Canadian Prime Minister Justin Trudeau says he will speak up in defense of Muslims, immigration and feminism in talks with U.S. President-elect Donald Trump.
Trudeau avoids direct critiques of Trump (although he strongly disagreed with the fear tactics and slander Trump used during his campaign ) instead pledging to work with any occupant of the White House. He confirmed early Thursday his officials have met with Trump’s team in a bid to boost trade ties.
Later that evening, however, Trudeau went further than usual in speaking about Trump during a town hall session in Belleville, Ont., as he sets out on a campaign-style national tour.
"Canada is a separate country from the United States and there are things we hold dear that the Americans haven’t prioritized," Trudeau said to cheers from a packed theater in the community about two hours east of Toronto.
"And I’m never going to shy away from standing up for what I believe in, whether it’s proclaiming loudly to the world that I am a feminist, whether it’s understanding that immigration is a source of strength for us and Muslim Canadians are an essential part of the success of our country today and into the future."
Trudeau said he purposefully had avoided commenting on the U.S. election because he did not know which candidate would win.
"And now that they’ve elected President-elect Trump, we will work with him in a constructive way," he said. "Every step of the way, our focus is on making sure that Canadian businesses, Canadians and their families have good jobs, have economic growth, have opportunities. And that is the lens from which I dealt with the possibility of this American election throughout."
During an event earlier in the day, Trudeau confirmed senior aides and Canada’s ambassador to Washington had held talks with Trump aides in their effort to preserve economic ties. He would not say if the Trump officials indicated their administration planned to proceed with a pledge to renegotiate the North American Free Trade Agreement.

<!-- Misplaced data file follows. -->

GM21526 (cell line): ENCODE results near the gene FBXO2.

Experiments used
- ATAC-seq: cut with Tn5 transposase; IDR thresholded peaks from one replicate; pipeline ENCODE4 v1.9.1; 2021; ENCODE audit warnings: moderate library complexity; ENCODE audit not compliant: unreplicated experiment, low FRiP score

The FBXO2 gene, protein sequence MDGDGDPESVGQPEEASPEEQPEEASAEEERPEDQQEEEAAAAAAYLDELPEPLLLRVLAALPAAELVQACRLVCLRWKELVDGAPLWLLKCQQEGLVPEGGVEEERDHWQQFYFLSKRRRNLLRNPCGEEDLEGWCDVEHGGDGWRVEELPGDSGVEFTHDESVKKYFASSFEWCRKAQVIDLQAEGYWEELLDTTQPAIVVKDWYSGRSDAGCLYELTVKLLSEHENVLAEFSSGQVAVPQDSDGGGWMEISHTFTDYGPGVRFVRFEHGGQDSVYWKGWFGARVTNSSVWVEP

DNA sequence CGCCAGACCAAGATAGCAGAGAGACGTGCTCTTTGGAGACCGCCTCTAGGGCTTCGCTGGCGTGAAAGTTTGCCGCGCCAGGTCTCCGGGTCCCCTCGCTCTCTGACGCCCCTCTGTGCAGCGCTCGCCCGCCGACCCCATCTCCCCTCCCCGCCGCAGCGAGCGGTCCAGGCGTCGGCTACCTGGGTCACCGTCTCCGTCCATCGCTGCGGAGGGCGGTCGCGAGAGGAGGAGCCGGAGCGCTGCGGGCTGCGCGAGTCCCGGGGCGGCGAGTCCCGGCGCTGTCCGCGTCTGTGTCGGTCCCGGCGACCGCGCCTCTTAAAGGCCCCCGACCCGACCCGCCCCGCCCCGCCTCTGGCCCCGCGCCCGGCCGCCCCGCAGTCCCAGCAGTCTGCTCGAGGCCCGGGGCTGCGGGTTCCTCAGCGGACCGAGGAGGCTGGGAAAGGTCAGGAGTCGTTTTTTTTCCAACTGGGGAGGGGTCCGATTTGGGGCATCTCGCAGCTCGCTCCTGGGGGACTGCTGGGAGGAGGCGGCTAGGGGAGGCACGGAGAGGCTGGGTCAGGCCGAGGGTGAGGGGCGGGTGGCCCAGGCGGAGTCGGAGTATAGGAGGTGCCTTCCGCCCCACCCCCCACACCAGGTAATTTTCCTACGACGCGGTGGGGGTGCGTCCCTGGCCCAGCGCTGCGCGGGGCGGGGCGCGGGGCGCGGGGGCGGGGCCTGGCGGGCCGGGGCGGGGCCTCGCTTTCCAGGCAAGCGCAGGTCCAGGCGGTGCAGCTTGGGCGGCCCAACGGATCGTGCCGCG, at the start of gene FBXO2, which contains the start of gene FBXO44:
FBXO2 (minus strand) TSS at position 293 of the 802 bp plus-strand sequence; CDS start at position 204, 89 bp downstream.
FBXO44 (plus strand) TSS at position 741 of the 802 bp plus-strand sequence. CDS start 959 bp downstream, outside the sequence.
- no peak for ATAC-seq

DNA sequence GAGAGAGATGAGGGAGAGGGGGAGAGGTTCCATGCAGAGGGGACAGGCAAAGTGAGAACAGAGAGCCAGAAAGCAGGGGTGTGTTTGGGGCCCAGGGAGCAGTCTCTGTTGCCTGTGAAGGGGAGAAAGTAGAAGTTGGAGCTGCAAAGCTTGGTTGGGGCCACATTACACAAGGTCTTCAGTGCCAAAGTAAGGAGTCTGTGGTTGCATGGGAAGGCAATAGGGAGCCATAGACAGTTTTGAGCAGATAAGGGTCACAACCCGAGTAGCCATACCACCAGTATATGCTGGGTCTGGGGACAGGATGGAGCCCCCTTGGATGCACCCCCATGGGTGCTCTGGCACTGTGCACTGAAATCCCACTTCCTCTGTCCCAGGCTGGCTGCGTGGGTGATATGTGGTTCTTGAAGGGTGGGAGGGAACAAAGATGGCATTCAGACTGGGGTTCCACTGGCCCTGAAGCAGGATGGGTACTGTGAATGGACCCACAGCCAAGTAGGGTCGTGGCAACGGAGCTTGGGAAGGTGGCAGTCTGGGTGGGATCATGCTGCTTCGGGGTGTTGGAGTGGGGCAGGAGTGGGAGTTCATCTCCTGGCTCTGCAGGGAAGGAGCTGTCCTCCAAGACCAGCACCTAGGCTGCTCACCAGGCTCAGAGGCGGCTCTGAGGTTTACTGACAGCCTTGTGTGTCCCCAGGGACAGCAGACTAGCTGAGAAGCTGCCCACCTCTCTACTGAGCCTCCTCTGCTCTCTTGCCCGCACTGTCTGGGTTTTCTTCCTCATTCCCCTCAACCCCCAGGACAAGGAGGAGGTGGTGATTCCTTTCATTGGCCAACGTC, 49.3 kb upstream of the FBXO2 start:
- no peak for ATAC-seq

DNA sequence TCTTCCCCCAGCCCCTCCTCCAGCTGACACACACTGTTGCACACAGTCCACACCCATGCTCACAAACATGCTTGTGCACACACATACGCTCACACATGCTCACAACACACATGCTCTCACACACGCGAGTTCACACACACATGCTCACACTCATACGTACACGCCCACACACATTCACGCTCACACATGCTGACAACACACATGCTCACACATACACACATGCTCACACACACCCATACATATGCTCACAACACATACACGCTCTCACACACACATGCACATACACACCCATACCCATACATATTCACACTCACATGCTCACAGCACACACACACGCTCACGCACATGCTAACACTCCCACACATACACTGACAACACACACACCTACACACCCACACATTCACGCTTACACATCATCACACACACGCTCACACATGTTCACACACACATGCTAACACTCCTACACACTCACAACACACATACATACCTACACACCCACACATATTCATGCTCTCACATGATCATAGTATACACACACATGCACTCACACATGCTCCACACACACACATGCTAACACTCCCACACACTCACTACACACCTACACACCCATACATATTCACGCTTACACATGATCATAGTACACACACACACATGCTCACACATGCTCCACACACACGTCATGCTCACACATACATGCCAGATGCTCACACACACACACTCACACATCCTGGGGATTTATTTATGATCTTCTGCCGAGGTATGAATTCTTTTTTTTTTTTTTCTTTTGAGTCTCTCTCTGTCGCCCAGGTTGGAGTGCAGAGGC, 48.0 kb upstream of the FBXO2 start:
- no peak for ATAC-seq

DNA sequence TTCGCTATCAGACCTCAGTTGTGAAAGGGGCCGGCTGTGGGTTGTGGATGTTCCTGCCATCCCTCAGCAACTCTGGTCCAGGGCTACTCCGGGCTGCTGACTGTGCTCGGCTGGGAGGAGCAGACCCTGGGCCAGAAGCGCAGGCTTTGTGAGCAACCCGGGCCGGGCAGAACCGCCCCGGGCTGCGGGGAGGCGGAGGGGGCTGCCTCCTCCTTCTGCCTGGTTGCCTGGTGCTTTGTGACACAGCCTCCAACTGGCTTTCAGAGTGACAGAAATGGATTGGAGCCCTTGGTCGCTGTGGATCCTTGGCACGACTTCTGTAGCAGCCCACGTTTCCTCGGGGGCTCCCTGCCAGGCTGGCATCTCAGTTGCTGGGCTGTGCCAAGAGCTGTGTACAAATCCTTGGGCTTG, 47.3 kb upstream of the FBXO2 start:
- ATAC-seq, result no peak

"Obviously Canadians expect us to have a constructive working relationship with the incoming administration and that is exactly what we are focused on doing," he said. He later added "there have been a broad range of discussions on the level of integration of our economies and how to move forward in ways that benefit the middle class that we both got elected to serve."
Earlier this week, Trudeau named a new foreign minister, promoting Trade Minister Chrystia Freeland, who had led his cabinet committee on ties with the U.S., in a move seen as motivated by Trump’s looming inauguration.
Trump Team Signals Auto Border Tax Could Also Hit Canada
The Trump administration is signaling Canada could face the same retaliatory trade measures as Mexico, in what would be an even bigger disruption to automakers such as Toyota Motor Corp. and Fiat Chrysler Automobiles NV.
Asked whether an auto border tax could impact Canada, President-elect Donald Trump’s spokesman, Sean Spicer, told reporters their policy isn’t specific to any one country. “When a company that’s in the U.S. moves to a place, whether it’s Canada or Mexico, or any other country seeking to put U.S. workers at a disadvantage,” Spicer said on a conference call Friday, then Trump “is going to do everything he can to deter that.”